What is a Company Power of Attorney?
A company power of attorney is a legal document made by a company that authorises a person (the “attorney”) to act on its behalf and/or sign certain documents on its behalf. This company power of attorney authorises the attorney to execute those documents referred to in the power of attorney, and related documents, on behalf of the company.
The appointment will need to be completed alongside a set of company minutes confirming the appointment.
You will need to provide the following information for us to generate your document:
- Name of attorney
- Address of attorney
- List of documents that the attorney will be able to sign on behalf of the company
Company Power of Attorney – When is it useful?
A company can only act through its directors. If the directors are not able to act (deceased, incapacitated or any other reason) then the company is effectively frozen. This can be a death knell for the business operated by the company – transactions cease and everything stops. Typically, a new director can only be appointed by the shareholders of the company. If the incapacitated directors and shareholders are one and the same (or the incapacitated shareholder has majority voting rights) then things become very difficult.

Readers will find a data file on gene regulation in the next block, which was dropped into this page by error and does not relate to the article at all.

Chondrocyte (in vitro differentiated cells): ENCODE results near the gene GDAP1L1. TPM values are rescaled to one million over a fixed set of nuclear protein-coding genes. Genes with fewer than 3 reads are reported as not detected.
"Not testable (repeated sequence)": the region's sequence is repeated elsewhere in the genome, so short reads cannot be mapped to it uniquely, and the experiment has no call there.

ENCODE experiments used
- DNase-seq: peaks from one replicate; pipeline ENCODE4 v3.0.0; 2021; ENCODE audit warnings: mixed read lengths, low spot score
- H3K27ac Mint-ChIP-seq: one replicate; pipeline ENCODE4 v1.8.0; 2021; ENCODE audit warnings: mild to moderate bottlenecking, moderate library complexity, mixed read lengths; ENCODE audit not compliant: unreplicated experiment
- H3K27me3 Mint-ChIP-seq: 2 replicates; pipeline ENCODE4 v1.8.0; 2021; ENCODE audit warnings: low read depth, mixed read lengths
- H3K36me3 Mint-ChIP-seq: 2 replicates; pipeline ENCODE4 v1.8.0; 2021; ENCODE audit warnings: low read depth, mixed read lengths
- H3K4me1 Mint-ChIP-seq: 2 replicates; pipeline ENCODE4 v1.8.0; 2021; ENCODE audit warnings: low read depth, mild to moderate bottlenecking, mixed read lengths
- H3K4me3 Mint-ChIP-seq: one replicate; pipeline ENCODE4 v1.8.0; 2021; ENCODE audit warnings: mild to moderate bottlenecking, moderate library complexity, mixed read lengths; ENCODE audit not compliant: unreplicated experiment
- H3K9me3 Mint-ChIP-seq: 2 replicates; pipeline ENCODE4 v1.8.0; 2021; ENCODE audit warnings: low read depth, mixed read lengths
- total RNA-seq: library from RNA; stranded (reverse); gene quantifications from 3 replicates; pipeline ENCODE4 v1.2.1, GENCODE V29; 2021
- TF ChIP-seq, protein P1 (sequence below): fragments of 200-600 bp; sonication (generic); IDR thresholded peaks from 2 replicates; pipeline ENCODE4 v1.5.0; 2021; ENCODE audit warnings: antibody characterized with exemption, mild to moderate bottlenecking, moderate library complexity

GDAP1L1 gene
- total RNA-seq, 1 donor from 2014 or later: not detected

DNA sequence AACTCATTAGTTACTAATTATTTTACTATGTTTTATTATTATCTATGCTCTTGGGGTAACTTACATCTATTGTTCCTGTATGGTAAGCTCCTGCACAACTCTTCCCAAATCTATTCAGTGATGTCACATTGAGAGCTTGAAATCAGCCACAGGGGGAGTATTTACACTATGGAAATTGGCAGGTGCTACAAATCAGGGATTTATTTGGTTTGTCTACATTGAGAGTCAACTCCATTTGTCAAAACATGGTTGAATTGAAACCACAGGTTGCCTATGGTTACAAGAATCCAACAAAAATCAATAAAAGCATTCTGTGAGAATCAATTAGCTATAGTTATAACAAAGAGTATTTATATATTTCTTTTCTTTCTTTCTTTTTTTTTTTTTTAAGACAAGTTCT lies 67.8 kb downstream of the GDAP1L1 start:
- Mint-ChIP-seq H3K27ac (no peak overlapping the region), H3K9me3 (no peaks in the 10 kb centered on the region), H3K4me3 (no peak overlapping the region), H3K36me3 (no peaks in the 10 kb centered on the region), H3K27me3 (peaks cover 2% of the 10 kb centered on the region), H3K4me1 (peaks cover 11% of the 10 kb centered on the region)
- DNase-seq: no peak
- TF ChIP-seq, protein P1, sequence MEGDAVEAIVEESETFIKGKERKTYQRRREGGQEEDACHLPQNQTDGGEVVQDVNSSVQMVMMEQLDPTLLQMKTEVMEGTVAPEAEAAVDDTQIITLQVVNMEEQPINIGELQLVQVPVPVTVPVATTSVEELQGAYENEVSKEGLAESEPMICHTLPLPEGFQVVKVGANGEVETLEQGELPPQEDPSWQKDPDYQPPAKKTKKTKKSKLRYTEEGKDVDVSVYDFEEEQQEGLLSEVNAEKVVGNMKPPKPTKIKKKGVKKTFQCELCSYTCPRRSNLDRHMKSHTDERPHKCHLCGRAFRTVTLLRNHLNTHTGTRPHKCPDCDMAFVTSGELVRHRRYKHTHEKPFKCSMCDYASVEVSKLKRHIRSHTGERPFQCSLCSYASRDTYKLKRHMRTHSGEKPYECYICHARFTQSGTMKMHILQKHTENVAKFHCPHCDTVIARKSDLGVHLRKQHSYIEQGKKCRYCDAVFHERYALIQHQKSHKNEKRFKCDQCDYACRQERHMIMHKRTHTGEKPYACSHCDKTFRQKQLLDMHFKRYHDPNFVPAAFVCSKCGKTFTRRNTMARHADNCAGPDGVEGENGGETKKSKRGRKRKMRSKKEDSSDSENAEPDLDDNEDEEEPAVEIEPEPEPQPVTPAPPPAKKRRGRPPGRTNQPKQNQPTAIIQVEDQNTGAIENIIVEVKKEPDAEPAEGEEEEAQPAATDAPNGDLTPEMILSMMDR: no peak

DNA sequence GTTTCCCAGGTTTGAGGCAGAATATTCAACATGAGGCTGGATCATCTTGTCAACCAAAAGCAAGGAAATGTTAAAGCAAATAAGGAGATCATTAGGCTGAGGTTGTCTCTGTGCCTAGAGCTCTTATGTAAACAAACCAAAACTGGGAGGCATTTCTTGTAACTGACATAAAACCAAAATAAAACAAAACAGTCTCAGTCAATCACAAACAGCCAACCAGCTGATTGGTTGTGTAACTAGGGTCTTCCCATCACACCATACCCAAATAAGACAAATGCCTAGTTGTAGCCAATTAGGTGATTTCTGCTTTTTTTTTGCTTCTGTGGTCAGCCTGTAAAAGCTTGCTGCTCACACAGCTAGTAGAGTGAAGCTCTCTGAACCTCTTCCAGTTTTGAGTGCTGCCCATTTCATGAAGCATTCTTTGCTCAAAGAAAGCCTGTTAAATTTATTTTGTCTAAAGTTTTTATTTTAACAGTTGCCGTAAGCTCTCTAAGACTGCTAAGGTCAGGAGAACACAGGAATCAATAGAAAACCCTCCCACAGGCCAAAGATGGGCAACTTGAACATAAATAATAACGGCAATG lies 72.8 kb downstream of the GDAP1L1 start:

If you are incapacitated: Your enduring power of attorney can appoint someone to exercise your power as a shareholder to appoint a new attorney. However, the attorney cannot act as director of the company unless they are appointed by the company to do so. This process can be cumbersome (involving transfers at ASIC and banks etc), particularly if you are only incapacitated for a short time. An easier, much more fluid process, is to nominate an attorney under a “company power of attorney”. The document can start and stop straight away on provision to the relevant organisation.
If you die: Your enduring power of attorney is useless – it ceases on your death. Your Will takes over. However, sometimes it might be a few days or weeks before your executor of your Will takes up the mantle of executor and starts making decisions. ASIC transfer of shares will need to occur before they can nominate a new director. One strategy is to set up a “company power of attorney”. It is set up by the company, not by you – which means that it doesn’t cease on your death. This is a document where the company appoints a person to be attorney for the company. It should only be on an interim basis while your estate is dealt with and the executor of your estate sorts out what they need to do to take control of the assets (including the shares of the company and therefore, eventually, the directorship of the company).